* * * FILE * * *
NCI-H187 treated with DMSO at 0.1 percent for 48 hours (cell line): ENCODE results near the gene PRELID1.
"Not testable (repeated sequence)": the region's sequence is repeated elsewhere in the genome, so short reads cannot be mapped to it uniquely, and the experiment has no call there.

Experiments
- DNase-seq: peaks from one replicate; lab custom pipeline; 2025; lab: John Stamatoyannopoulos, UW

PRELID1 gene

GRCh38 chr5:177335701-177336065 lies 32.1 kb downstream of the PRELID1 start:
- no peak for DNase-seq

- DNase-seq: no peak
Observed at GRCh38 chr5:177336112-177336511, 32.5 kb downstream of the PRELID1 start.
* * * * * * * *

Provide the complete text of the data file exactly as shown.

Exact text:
NCI-H187 treated with DMSO at 0.1 percent for 48 hours (cell line): ENCODE results near the gene PRELID1.
"Not testable (repeated sequence)": the region's sequence is repeated elsewhere in the genome, so short reads cannot be mapped to it uniquely, and the experiment has no call there.

Experiments
- DNase-seq: peaks from one replicate; lab custom pipeline; 2025; lab: John Stamatoyannopoulos, UW

PRELID1 gene

GRCh38 chr5:177335701-177336065 lies 32.1 kb downstream of the PRELID1 start:
- no peak for DNase-seq

- DNase-seq: no peak
Observed at GRCh38 chr5:177336112-177336511, 32.5 kb downstream of the PRELID1 start.